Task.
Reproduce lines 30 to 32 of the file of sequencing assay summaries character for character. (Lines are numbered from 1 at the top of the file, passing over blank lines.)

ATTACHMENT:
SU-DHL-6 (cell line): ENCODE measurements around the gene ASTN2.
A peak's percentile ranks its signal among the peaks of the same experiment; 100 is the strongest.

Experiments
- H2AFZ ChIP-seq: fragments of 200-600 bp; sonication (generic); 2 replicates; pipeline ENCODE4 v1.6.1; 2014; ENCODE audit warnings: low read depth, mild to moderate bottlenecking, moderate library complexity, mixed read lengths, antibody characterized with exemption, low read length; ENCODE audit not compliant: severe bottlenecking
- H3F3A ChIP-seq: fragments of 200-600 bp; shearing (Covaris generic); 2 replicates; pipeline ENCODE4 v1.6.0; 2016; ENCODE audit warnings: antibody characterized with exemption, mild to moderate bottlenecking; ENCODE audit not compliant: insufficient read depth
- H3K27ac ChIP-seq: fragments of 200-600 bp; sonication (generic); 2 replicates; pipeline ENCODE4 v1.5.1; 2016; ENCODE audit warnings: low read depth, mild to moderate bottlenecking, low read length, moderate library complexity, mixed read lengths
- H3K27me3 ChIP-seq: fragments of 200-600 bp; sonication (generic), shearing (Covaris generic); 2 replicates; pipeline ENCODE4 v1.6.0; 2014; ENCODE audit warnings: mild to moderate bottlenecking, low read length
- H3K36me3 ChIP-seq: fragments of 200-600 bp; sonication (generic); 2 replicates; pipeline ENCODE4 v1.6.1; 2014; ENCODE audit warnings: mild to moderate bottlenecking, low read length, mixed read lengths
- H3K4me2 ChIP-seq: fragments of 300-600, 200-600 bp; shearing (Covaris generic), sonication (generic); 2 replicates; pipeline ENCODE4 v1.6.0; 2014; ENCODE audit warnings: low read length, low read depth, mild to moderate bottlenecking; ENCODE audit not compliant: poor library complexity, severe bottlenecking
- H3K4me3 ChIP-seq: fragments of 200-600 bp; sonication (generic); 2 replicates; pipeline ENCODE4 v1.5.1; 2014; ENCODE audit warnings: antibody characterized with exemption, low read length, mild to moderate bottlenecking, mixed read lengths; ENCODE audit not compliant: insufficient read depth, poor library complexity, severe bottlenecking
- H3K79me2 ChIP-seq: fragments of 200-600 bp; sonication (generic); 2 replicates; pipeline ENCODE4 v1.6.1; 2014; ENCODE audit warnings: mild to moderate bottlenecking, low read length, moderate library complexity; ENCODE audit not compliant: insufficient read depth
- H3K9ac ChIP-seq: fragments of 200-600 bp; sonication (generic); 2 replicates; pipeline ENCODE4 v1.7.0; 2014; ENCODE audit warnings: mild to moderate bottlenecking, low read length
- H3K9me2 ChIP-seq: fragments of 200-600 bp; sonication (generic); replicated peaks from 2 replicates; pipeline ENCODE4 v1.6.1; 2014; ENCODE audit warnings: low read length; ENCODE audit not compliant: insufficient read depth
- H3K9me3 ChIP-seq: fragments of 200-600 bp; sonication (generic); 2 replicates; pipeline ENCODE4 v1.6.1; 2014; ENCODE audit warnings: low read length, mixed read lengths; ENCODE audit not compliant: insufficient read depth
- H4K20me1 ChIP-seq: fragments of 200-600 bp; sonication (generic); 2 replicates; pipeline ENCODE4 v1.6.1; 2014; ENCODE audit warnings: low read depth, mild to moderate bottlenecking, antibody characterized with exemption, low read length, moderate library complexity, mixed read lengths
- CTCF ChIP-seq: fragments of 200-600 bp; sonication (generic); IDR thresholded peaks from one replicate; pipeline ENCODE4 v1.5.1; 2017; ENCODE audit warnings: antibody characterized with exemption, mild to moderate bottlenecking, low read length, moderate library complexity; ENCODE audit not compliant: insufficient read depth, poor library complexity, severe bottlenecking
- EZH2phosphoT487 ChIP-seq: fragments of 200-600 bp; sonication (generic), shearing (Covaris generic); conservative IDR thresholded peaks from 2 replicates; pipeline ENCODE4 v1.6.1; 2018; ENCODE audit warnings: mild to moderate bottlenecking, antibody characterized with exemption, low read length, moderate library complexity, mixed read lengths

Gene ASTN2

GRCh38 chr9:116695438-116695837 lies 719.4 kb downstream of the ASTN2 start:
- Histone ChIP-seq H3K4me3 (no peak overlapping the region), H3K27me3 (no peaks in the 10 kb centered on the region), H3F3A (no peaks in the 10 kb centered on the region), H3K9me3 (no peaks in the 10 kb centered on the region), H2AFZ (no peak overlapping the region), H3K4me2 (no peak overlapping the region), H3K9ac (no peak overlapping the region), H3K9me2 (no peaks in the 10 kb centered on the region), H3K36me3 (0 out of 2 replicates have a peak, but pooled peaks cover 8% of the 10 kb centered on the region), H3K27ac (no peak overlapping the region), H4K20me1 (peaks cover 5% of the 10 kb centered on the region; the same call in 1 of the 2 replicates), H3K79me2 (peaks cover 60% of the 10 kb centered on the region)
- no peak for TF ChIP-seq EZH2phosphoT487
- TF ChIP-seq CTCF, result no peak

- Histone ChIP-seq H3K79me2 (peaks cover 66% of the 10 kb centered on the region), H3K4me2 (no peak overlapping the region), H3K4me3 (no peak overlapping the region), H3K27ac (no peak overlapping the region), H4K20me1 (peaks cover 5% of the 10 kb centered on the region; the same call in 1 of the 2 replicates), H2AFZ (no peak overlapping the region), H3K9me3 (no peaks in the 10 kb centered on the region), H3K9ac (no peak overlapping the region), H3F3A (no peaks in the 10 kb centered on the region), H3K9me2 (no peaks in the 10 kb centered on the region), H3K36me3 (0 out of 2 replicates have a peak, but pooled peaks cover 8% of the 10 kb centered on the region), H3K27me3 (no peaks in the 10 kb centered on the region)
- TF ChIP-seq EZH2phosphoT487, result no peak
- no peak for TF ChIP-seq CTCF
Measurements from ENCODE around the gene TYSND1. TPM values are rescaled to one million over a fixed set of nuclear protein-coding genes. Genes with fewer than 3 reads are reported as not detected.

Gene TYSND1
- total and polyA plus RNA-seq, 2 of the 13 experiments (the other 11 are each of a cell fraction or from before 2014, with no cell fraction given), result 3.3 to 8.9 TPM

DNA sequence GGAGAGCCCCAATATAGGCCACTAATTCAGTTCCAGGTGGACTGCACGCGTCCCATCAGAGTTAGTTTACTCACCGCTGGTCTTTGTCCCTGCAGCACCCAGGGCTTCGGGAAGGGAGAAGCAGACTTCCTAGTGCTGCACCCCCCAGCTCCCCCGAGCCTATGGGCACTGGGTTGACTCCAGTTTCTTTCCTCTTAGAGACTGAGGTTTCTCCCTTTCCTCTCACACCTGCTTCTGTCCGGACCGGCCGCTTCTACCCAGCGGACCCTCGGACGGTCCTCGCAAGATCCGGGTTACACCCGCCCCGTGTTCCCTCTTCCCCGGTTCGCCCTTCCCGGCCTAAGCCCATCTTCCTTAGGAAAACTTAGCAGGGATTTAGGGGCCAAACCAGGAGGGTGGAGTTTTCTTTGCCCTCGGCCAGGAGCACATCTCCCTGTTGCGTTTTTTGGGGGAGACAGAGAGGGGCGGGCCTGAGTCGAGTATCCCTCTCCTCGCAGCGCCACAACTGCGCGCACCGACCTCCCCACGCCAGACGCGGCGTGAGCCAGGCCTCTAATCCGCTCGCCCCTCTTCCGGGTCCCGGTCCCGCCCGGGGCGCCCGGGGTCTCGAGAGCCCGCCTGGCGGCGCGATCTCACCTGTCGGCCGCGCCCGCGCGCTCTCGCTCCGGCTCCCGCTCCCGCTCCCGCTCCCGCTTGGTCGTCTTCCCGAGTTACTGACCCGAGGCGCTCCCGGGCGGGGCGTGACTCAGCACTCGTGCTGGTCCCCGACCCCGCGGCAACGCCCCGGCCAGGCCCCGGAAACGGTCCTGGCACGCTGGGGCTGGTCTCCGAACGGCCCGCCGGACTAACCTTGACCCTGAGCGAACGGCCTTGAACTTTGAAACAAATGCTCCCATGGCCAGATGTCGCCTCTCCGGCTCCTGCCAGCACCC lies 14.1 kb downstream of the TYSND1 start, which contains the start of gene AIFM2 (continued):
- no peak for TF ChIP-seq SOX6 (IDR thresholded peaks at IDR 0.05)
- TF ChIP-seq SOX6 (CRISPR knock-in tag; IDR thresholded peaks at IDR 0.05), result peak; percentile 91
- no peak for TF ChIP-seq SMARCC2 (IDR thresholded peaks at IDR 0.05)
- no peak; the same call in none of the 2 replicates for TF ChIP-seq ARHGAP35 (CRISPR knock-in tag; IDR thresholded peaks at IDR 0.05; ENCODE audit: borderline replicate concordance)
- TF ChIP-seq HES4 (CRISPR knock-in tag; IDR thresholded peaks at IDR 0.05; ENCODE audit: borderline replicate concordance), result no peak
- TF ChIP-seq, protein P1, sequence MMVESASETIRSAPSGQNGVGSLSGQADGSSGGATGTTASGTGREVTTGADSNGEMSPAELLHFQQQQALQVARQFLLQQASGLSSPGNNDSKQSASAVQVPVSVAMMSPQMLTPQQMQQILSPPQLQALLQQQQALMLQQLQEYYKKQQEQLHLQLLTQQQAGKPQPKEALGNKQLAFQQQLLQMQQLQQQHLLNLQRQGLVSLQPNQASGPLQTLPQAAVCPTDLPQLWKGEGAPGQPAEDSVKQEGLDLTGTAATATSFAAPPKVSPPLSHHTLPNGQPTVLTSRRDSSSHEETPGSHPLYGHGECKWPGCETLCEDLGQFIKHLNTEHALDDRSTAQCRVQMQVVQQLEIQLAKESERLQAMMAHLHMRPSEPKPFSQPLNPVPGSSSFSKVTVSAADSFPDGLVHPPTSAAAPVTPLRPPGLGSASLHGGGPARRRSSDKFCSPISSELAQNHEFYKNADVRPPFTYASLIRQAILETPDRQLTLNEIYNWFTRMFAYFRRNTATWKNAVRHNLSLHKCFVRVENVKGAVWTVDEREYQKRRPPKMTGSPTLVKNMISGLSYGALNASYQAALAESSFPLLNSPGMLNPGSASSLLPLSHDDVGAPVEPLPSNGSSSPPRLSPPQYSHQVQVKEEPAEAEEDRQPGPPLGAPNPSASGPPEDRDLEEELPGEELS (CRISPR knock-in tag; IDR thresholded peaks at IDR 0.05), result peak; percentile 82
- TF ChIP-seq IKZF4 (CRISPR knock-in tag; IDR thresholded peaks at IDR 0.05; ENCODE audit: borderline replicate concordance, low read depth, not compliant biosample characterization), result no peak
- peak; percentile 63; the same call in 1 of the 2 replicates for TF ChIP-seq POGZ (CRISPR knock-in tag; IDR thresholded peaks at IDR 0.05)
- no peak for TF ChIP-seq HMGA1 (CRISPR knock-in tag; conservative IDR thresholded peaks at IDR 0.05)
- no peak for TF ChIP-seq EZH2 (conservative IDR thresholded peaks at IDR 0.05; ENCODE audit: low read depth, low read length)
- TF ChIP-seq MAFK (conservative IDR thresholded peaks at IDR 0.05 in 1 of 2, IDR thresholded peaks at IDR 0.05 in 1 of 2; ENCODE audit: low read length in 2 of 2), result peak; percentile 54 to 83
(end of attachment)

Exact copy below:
- no peak for TF ChIP-seq SOX6 (IDR thresholded peaks at IDR 0.05)
- TF ChIP-seq SOX6 (CRISPR knock-in tag; IDR thresholded peaks at IDR 0.05), result peak; percentile 91
- no peak for TF ChIP-seq SMARCC2 (IDR thresholded peaks at IDR 0.05)